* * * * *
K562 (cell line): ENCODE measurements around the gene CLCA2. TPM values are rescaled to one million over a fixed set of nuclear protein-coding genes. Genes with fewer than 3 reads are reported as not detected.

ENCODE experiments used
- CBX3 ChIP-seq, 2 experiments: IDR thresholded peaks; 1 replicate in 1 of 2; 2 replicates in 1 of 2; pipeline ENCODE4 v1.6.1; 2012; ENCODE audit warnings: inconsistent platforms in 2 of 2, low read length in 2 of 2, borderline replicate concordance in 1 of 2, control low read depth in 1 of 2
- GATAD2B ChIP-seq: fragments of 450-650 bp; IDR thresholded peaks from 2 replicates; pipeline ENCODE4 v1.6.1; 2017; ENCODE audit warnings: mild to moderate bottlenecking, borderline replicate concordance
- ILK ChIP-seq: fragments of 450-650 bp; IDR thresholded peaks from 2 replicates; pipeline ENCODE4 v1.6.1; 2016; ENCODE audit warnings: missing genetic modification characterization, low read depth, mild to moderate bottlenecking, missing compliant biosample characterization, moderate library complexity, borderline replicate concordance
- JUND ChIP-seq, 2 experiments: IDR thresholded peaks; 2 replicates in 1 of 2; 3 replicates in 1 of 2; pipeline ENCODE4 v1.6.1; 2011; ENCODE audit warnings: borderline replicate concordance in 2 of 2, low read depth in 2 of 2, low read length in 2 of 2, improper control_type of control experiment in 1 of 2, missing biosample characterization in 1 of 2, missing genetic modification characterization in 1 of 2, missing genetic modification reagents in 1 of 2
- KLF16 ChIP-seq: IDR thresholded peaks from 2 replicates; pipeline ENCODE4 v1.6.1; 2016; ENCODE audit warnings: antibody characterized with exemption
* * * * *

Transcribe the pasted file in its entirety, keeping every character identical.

K562 (cell line): ENCODE measurements around the gene CLCA2. TPM values are rescaled to one million over a fixed set of nuclear protein-coding genes. Genes with fewer than 3 reads are reported as not detected.

ENCODE experiments used
- CBX3 ChIP-seq, 2 experiments: IDR thresholded peaks; 1 replicate in 1 of 2; 2 replicates in 1 of 2; pipeline ENCODE4 v1.6.1; 2012; ENCODE audit warnings: inconsistent platforms in 2 of 2, low read length in 2 of 2, borderline replicate concordance in 1 of 2, control low read depth in 1 of 2
- GATAD2B ChIP-seq: fragments of 450-650 bp; IDR thresholded peaks from 2 replicates; pipeline ENCODE4 v1.6.1; 2017; ENCODE audit warnings: mild to moderate bottlenecking, borderline replicate concordance
- ILK ChIP-seq: fragments of 450-650 bp; IDR thresholded peaks from 2 replicates; pipeline ENCODE4 v1.6.1; 2016; ENCODE audit warnings: missing genetic modification characterization, low read depth, mild to moderate bottlenecking, missing compliant biosample characterization, moderate library complexity, borderline replicate concordance
- JUND ChIP-seq, 2 experiments: IDR thresholded peaks; 2 replicates in 1 of 2; 3 replicates in 1 of 2; pipeline ENCODE4 v1.6.1; 2011; ENCODE audit warnings: borderline replicate concordance in 2 of 2, low read depth in 2 of 2, low read length in 2 of 2, improper control_type of control experiment in 1 of 2, missing biosample characterization in 1 of 2, missing genetic modification characterization in 1 of 2, missing genetic modification reagents in 1 of 2
- KLF16 ChIP-seq: IDR thresholded peaks from 2 replicates; pipeline ENCODE4 v1.6.1; 2016; ENCODE audit warnings: antibody characterized with exemption